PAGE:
Revived Spyware Bill Could Crunch Cookies

  |  January 6, 2005   |  Comments

Experts say HR 29 could devastate frequency caps and CPMs.

A reintroduced anti-spyware bill threatens online advertisers' and publishers' widespread use of cookies, ad executives say. If enacted into law in its current form, bill HR 29 could result in plummeting publisher CPMs and an end to frequency capping and behavioral targeting, along with other consequences.

The federal "Securely Protect Yourself Against Cyber Trespass Act" (SPY-ACT) was first introduced in 2003 as bill HR 2929. It passed overwhelmingly in the House of Representatives in October, 2004, but didn't reach a vote in the Senate before the end of the 108th Congress. California Representative Mary Bono reintroduced it this week as HR 29. The bill now starts from scratch in its march toward legislation. It begins in the House Committee on Energy and Commerce and, if successful, comes to the House floor for a vote.

Odds are in the bill's favor, according to Trevor Hughes, executive director of both the Network Advertising Initiative (NAI) and the International Association of Privacy Professionals (IAPP).

"It's notable that [House Commerce Committee] Chairman Barton is one of the co-sponsors on the bill," Hughes said. "That's a strong indication there will be committee support for this bill's movement. I would expect to see it emerging on the House floor sometime this year."

Congresswoman Bono's press secretary, Kimberly Pencille, confirmed Barton's backing, but said the Committee welcomes input from marketers concerned about the bill's language. "The door is open, if they want to come and comment on it," she said.

The proposed legislation primarily seeks to regulate privacy-invading spyware commonly installed on hard drives without users' knowledge or permission, hence the name. However, its definition of "cookie" doesn't distinguish carefully between the various uses of code to capture user information.

While SPY-ACT creates cookie exceptions for publishers wishing to identify return visitors, those exceptions don't apply to third parties or network advertisers. "In the current bill, cookies that behave like cookies are exempt," said Pencille. "If it's monitoring your behavior when you leave [the site that placed it], then it's not covered." The bill wouldn't permit publishers to share cookie information with partners, which would cripple their ability to target ads. Passage of the bill would make illegal such widespread marketing practices as behavioral targeting, cross-site frequency capping, and network traffic analysis. Publishers and site owners are also dependent on third party tracking tools to earn the higher CPMs they've enjoyed of late.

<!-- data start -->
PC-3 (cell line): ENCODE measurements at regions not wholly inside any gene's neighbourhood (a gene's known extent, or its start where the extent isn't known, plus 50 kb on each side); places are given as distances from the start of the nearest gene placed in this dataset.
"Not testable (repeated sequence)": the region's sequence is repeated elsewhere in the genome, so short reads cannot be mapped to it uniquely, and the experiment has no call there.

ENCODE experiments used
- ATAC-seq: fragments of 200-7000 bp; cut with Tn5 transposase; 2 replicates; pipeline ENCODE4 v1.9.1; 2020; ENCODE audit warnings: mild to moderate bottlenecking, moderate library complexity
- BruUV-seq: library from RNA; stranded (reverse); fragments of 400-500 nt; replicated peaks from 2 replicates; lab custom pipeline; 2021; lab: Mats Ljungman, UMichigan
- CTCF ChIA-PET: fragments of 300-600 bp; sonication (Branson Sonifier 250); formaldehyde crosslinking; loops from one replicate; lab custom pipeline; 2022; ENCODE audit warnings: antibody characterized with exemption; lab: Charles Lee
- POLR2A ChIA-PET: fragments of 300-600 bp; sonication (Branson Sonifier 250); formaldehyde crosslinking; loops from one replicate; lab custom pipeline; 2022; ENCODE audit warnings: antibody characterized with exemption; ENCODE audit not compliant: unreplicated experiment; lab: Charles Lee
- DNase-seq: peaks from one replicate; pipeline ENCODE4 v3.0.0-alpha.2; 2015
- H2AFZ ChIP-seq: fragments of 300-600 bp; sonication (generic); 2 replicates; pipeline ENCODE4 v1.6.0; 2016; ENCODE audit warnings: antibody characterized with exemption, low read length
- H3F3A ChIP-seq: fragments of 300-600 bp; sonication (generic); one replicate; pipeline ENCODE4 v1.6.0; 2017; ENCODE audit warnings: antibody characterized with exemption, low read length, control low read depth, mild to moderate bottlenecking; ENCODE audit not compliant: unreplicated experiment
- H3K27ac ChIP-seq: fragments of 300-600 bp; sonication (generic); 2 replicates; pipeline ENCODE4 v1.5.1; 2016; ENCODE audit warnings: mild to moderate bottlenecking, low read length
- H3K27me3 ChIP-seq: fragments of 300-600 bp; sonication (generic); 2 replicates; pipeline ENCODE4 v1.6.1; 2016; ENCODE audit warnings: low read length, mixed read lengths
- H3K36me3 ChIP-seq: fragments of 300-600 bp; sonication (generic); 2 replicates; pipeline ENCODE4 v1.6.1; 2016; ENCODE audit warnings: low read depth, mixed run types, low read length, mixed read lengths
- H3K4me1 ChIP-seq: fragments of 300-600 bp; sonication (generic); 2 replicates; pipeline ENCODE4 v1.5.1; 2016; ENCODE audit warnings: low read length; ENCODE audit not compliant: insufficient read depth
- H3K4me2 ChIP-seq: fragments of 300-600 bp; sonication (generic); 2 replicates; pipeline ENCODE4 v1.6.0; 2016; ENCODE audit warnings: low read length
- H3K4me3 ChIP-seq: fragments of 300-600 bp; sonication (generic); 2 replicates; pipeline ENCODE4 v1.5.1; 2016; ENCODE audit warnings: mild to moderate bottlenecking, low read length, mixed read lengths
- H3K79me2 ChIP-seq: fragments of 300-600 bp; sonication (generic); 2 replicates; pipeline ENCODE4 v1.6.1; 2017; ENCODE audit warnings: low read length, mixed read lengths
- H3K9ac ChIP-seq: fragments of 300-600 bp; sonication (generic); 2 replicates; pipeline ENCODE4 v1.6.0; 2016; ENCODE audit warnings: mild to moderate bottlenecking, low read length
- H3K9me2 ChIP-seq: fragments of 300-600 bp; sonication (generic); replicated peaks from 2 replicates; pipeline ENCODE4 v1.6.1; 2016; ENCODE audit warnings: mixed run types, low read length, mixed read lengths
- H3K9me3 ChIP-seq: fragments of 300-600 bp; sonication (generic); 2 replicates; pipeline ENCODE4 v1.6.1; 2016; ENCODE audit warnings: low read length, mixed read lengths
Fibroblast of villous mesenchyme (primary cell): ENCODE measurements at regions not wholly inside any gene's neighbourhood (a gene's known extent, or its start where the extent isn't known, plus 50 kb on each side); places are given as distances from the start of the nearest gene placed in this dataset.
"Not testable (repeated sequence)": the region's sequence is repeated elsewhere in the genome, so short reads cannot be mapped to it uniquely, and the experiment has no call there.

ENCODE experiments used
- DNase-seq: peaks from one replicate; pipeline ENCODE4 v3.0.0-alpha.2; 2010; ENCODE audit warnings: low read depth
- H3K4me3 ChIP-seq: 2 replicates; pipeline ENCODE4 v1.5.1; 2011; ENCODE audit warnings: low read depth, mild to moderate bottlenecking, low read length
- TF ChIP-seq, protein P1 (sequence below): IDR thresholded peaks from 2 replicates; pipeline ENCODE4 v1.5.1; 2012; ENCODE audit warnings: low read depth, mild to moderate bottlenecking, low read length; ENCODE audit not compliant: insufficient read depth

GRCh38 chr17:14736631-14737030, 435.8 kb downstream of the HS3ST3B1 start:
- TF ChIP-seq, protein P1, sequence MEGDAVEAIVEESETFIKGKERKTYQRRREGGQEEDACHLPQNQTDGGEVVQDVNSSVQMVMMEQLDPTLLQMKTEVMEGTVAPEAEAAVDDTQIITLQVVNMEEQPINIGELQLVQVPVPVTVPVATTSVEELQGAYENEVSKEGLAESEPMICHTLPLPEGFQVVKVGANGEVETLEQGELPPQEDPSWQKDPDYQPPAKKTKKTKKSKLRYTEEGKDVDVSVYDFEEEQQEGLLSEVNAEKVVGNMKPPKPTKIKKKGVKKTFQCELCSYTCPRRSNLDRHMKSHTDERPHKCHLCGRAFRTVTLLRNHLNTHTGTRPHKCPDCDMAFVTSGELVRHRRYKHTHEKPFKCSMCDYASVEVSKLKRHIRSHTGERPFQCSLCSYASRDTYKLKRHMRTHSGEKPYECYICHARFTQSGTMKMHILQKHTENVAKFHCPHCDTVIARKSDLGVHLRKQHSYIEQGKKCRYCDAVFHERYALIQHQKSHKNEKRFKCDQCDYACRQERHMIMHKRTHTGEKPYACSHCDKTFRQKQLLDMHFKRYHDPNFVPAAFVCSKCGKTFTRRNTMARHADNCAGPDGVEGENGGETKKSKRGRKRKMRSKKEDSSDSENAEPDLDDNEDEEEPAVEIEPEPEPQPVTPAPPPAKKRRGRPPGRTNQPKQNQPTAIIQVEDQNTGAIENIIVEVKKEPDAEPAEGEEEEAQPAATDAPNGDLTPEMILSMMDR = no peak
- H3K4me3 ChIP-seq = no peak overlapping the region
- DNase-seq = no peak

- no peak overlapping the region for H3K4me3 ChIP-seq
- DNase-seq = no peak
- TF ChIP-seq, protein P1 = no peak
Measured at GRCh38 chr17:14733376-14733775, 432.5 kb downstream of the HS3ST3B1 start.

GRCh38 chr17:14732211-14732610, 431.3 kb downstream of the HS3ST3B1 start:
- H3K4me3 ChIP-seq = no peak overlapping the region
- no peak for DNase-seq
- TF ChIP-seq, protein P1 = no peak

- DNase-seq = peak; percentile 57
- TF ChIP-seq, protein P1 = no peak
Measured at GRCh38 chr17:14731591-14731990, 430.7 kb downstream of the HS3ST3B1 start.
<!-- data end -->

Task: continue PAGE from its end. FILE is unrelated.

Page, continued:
"If cookies go away, it dumbs down publishers' ad inventory and makes it far less valuable," said Hughes. "It potentially devastates the CPA market as well. You use cookies to determine whether actions have occurred."

He believes the passage of the bill could mean a "return to the stone age" of interactive marketing, and he laments a lack of industry awareness of HR 29's negative consequences.

A "notice and consent" clause in the bill allows the placement of cookies that monitor Web surfing, so long as a site owner obtains permission to place the cookie file. Pencille said consent must be granted only once.

"There's a misunderstanding out there that this would create a swarm of pop-up ads, which is not the case," she said.

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ABOUT THE AUTHOR

Zachary Rodgers

Until March 2012, Zach Rodgers was managing editor of ClickZ's award-winning coverage of news and trends in digital marketing. He reported on the rise of web companies, data markets, ad technologies, and government Internet policy, among other subjects. 

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